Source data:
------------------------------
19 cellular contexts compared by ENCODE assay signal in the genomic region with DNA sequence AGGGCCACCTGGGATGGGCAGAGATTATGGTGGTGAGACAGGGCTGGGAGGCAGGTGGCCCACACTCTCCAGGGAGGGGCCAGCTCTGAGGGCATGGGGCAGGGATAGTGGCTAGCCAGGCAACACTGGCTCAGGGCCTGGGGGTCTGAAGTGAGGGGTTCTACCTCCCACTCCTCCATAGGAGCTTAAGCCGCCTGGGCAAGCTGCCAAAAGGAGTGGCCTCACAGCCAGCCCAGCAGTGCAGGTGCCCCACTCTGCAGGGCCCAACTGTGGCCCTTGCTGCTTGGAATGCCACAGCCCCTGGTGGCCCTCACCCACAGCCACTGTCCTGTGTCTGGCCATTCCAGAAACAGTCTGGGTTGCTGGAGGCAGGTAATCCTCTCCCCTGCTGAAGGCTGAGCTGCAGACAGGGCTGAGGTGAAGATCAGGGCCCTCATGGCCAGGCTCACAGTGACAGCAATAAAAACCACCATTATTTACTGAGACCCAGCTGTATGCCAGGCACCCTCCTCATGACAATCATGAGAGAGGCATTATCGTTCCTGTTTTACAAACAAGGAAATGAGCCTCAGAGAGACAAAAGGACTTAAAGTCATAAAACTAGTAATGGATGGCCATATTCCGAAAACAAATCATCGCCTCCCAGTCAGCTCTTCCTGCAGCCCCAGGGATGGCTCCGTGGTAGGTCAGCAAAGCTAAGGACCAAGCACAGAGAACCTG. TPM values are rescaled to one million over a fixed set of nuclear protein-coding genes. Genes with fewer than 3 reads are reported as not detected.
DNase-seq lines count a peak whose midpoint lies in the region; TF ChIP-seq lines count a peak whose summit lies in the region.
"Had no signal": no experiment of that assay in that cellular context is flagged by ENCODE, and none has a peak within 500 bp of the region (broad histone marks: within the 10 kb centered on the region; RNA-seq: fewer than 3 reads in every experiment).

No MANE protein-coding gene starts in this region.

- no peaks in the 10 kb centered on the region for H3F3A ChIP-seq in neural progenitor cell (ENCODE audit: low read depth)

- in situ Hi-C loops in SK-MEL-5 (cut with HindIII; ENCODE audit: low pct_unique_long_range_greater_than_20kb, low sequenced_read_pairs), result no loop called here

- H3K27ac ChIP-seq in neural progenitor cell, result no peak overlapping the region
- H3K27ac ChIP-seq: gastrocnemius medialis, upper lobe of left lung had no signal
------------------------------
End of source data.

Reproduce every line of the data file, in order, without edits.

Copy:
19 cellular contexts compared by ENCODE assay signal in the genomic region with DNA sequence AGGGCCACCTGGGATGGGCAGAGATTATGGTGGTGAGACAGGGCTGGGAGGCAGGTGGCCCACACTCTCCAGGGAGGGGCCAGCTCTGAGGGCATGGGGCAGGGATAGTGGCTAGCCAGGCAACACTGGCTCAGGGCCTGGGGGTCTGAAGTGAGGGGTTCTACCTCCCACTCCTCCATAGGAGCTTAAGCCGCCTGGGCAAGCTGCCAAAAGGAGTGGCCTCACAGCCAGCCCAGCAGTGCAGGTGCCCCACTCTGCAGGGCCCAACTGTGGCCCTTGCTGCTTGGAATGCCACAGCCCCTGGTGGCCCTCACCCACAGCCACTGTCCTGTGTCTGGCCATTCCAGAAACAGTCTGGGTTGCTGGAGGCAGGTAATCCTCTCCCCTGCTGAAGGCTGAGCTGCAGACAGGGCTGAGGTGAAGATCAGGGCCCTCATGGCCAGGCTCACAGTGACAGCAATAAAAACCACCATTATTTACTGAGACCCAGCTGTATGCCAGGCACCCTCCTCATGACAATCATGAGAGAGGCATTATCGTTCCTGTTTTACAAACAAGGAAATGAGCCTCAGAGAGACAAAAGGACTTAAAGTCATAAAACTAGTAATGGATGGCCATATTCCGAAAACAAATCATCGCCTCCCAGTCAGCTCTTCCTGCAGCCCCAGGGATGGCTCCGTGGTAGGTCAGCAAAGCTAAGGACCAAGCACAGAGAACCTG. TPM values are rescaled to one million over a fixed set of nuclear protein-coding genes. Genes with fewer than 3 reads are reported as not detected.
DNase-seq lines count a peak whose midpoint lies in the region; TF ChIP-seq lines count a peak whose summit lies in the region.
"Had no signal": no experiment of that assay in that cellular context is flagged by ENCODE, and none has a peak within 500 bp of the region (broad histone marks: within the 10 kb centered on the region; RNA-seq: fewer than 3 reads in every experiment).

No MANE protein-coding gene starts in this region.

- no peaks in the 10 kb centered on the region for H3F3A ChIP-seq in neural progenitor cell (ENCODE audit: low read depth)

- in situ Hi-C loops in SK-MEL-5 (cut with HindIII; ENCODE audit: low pct_unique_long_range_greater_than_20kb, low sequenced_read_pairs), result no loop called here

- H3K27ac ChIP-seq in neural progenitor cell, result no peak overlapping the region
- H3K27ac ChIP-seq: gastrocnemius medialis, upper lobe of left lung had no signal